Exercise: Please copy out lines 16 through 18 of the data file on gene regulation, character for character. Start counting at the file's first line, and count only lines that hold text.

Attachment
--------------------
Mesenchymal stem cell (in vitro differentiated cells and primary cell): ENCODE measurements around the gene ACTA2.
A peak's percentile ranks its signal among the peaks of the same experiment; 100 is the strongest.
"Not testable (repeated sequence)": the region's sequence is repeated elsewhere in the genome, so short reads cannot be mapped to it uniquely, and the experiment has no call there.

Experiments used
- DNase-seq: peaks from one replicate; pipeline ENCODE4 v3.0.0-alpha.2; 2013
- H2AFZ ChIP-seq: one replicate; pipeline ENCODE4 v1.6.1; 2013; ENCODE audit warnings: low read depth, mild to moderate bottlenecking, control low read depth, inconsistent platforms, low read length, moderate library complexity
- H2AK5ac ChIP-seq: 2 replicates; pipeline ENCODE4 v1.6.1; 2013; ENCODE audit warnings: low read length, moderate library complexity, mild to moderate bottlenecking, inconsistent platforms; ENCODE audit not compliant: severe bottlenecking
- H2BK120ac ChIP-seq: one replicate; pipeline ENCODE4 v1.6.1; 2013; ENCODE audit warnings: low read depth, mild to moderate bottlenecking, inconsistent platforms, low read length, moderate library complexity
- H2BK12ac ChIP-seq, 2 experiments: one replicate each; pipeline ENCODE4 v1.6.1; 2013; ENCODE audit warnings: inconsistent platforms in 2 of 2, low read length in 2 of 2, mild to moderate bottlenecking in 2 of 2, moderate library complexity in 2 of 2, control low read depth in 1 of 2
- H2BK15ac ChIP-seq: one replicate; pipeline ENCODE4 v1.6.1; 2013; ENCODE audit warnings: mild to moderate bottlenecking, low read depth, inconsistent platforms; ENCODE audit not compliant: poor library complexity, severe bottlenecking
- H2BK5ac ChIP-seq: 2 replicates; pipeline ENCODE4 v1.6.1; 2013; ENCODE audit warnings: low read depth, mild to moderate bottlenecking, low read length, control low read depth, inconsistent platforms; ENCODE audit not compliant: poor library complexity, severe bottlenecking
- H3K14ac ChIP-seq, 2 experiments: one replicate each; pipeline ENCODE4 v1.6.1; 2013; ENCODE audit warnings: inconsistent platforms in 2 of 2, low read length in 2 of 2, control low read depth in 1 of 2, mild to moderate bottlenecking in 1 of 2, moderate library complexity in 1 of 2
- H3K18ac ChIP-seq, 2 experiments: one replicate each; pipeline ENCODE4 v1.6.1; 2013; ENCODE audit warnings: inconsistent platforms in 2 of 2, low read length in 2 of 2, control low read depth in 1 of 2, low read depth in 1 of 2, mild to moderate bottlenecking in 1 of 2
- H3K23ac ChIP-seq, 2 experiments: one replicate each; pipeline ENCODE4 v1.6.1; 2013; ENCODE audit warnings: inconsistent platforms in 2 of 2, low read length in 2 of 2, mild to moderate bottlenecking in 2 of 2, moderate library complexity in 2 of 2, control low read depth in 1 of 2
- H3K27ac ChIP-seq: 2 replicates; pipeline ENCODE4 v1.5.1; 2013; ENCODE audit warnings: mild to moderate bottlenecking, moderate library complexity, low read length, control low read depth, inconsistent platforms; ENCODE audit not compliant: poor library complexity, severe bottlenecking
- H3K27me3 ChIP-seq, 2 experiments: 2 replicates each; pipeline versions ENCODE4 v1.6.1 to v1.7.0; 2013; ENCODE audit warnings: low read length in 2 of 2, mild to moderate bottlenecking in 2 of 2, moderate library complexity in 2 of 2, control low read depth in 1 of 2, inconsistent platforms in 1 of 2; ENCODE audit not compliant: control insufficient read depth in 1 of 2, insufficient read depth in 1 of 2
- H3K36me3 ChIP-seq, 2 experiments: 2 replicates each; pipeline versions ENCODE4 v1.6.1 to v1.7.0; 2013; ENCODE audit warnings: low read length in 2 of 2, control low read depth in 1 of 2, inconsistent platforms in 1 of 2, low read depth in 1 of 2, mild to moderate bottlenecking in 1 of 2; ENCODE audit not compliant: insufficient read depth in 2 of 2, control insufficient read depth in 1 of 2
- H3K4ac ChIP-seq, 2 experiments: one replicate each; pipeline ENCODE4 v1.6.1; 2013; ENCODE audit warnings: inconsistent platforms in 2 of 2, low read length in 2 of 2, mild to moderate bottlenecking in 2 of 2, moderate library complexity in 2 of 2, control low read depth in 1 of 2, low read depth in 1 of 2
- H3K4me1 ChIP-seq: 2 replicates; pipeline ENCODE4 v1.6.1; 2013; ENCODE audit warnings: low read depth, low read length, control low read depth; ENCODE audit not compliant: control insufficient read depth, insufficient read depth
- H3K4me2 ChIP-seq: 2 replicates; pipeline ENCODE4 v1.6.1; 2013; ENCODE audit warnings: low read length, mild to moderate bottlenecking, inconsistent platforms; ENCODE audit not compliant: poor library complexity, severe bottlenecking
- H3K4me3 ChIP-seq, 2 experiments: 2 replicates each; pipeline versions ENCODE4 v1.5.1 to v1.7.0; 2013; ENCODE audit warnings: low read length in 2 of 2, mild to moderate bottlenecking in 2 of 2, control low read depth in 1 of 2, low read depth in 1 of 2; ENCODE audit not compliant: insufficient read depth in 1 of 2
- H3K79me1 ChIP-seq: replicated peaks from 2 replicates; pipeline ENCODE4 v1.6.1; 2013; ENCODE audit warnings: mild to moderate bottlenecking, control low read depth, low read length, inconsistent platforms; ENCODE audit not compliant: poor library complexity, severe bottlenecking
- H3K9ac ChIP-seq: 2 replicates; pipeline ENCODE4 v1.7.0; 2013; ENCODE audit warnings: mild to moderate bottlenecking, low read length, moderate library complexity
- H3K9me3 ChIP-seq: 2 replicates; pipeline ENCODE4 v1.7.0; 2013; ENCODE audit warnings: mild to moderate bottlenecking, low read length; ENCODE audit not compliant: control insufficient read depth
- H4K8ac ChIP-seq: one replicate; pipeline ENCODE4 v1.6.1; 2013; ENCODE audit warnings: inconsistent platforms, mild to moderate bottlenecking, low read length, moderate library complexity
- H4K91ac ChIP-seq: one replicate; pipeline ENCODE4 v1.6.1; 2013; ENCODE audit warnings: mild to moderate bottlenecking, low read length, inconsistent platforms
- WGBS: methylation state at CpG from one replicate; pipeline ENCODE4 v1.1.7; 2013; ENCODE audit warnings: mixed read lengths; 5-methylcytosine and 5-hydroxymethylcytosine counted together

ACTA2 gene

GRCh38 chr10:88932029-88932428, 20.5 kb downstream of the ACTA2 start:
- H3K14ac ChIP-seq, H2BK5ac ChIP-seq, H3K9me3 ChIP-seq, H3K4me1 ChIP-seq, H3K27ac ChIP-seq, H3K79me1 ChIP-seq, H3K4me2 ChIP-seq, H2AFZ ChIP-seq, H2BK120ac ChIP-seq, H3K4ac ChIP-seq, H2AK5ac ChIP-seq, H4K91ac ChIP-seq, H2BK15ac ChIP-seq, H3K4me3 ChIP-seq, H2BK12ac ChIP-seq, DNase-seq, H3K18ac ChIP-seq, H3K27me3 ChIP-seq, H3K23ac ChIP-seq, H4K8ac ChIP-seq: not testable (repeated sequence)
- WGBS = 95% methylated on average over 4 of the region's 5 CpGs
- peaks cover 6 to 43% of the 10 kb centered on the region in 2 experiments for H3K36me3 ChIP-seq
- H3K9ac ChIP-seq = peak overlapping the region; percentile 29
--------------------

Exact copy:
- H3K27me3 ChIP-seq, 2 experiments: 2 replicates each; pipeline versions ENCODE4 v1.6.1 to v1.7.0; 2013; ENCODE audit warnings: low read length in 2 of 2, mild to moderate bottlenecking in 2 of 2, moderate library complexity in 2 of 2, control low read depth in 1 of 2, inconsistent platforms in 1 of 2; ENCODE audit not compliant: control insufficient read depth in 1 of 2, insufficient read depth in 1 of 2
- H3K36me3 ChIP-seq, 2 experiments: 2 replicates each; pipeline versions ENCODE4 v1.6.1 to v1.7.0; 2013; ENCODE audit warnings: low read length in 2 of 2, control low read depth in 1 of 2, inconsistent platforms in 1 of 2, low read depth in 1 of 2, mild to moderate bottlenecking in 1 of 2; ENCODE audit not compliant: insufficient read depth in 2 of 2, control insufficient read depth in 1 of 2
- H3K4ac ChIP-seq, 2 experiments: one replicate each; pipeline ENCODE4 v1.6.1; 2013; ENCODE audit warnings: inconsistent platforms in 2 of 2, low read length in 2 of 2, mild to moderate bottlenecking in 2 of 2, moderate library complexity in 2 of 2, control low read depth in 1 of 2, low read depth in 1 of 2